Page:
Flashcards in pain management Deck (45)
what are the 5 classes of drugs used in pain management
2. alpha- 2 agonists
3.non steroidal anti-inflammatory drug
4. NMDA antagonists
5. infiltrative and local anesthetics
what are opioid drugs commonly used for
what are advantages of opioids?
1. rapid onset of action
3.reversible (with a reversal drug)
4. potent analgesia
what are the 3 opioid receptors
mu, delta, kappa
what is an agonist?
drugs with high level of affinity and efficacy that causes a physiological activity
what is an antagonist?
drugs that block another drug from combining with a receptor
what are the 4 classes of opioids?
1. pure agonists
2. partial agonists
what is a pure agonist?
they bind on receptors and produce the desired therapeutic effect
what is a partial agonist?
binds on receptors but are unable to elicit the maximal response of the receptor system. still have some analgesic effect)
what is a agonist-antagonist
mixed effect. able to bind on one type of receptor while blocking another type of receptor
what is an antagonist?
binds on receptor but produces no effect, mainly function as a competitor to block other opioids from attaching to the receptors
what are the major side effects of opioids?
1. respiratory depression (at a high dose)
3.histamine release (can be prevented by slow injection)
5. urine retention
how are opioids metabolized? and caution in which patients?
- metabolized by the liver and excreted via kidneys
-caution in patients with renal or hepatic disease
what are alpha 2 agonists?
they bind to alpha 2 receptors - they inhibit release of norepinephrine activation -> of antinociceptive system (dampen pain)
what are the analgesic effects of alpha 2 agonists?
1. good visceral pain
2. dose dependent (20 min to 2 hrs)
3. rapid onset (5 to 15 min)
how long does the sedative effect last for with alpha 2 agonists?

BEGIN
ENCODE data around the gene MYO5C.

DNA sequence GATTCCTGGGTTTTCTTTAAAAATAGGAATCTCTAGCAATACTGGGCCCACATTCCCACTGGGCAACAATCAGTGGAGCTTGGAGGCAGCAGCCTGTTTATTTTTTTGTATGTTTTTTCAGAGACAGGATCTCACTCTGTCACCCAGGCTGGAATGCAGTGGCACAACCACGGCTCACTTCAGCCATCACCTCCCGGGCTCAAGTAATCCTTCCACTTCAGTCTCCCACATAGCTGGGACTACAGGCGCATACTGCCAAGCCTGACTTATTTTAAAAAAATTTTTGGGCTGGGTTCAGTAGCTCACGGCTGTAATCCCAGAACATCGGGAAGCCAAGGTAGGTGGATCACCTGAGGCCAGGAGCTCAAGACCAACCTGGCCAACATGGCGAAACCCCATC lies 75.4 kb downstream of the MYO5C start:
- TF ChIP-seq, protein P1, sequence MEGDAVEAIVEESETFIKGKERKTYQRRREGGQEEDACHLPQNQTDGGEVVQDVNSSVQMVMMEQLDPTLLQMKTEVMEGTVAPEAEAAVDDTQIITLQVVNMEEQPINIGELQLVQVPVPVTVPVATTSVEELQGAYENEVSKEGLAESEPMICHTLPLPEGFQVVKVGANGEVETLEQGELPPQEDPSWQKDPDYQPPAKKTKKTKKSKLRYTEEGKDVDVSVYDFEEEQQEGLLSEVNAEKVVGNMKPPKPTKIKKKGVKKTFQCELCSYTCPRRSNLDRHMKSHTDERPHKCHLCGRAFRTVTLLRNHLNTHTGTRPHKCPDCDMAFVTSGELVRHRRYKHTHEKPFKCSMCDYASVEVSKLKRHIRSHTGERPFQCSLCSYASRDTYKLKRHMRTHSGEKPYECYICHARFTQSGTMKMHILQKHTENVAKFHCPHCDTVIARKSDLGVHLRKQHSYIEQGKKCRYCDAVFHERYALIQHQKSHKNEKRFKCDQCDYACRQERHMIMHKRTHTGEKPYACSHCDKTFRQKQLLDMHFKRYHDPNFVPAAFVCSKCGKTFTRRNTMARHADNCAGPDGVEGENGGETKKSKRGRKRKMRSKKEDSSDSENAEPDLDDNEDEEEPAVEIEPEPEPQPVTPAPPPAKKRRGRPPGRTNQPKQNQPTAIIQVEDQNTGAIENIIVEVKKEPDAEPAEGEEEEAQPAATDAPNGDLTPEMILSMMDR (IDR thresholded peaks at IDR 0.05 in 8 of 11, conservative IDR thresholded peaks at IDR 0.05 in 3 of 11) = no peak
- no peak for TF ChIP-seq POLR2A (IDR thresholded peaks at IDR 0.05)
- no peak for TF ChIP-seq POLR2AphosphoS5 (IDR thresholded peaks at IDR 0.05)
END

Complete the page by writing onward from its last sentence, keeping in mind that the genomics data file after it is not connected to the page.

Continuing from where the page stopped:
30 to 90 min
what are 3 commonly used alpha 2 agonists?
xyazine, medetomidine, dexmedetomidine
what are some negative side effects of alpha 2 agonists
cardiovascular effects, vomiting, transient hyperglycemia
what does NSAID stand for?
non-steroidal anti-inflammatory drug
what patients do you not use alpha 2 agonists in
geriatric, cardiac, increased intracranial pressure patients
pros of NSAIDS
-easy to give
-long duration of action
list 5 common NSAIDs in North America
Meloxicam, Carprofen, Deracoxib, Ketoprofen, Robenacxib
what do NSAID act as inhibitors to
Cyclooxygenase enzymes (COX)
which inflammatory mediators are produced upon production/activation of COX
prostaglandins, prostacyclin, thromboxane
how many types are there of cyclooxygenase enzymes
2, COX-1 and COX-2
what is a COX-1 enzyme, what does it produce
it is a constitutive enzyme, produces prostaglandins that deal with normal physiologic functions
-secretion of protective gastric mucus
-perfusion of gastric mucosa
-maintenance of renal blood flow
-maintenance of platelet function
what is a COX-2 enzyme, what does it produce
it is an inducible enzyme, prostaglandins that deal with clinical signs of inflammation
-amplify transmission of pain
list side effects of tramadol
-may decrease seizure threshold in high dose
- use a lower dose for patients with hepatic and renal deficiencies
when should be cautioned with tramadol
patients with seizures and increased intracranial pressure